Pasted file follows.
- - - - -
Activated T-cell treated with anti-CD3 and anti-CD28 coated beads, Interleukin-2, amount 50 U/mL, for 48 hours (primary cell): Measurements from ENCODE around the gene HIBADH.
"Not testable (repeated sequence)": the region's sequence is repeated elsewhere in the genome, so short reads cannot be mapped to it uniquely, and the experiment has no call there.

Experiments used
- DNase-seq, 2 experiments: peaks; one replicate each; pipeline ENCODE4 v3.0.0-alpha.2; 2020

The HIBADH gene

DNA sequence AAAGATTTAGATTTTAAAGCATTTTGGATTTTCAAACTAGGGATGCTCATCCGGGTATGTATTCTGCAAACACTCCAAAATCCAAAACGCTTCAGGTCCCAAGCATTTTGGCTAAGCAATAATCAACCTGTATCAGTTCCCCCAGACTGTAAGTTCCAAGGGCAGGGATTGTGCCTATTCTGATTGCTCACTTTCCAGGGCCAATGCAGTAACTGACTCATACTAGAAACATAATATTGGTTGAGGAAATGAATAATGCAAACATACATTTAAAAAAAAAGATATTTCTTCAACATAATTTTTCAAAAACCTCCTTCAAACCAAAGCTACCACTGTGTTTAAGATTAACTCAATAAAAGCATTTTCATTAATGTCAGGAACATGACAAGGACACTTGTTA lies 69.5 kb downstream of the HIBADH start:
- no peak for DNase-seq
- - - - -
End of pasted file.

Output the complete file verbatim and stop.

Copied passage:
Activated T-cell treated with anti-CD3 and anti-CD28 coated beads, Interleukin-2, amount 50 U/mL, for 48 hours (primary cell): Measurements from ENCODE around the gene HIBADH.
"Not testable (repeated sequence)": the region's sequence is repeated elsewhere in the genome, so short reads cannot be mapped to it uniquely, and the experiment has no call there.

Experiments used
- DNase-seq, 2 experiments: peaks; one replicate each; pipeline ENCODE4 v3.0.0-alpha.2; 2020

The HIBADH gene

DNA sequence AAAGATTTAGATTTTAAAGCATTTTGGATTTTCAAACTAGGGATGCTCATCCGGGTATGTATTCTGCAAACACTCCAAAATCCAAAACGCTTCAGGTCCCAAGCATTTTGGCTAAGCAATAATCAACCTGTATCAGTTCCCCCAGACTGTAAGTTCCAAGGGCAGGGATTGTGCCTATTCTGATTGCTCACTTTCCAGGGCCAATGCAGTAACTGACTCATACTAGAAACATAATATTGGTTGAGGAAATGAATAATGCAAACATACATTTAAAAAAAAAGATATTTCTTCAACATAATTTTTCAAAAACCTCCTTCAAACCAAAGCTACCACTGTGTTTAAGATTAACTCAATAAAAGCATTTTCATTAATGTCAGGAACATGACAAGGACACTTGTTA lies 69.5 kb downstream of the HIBADH start:
- no peak for DNase-seq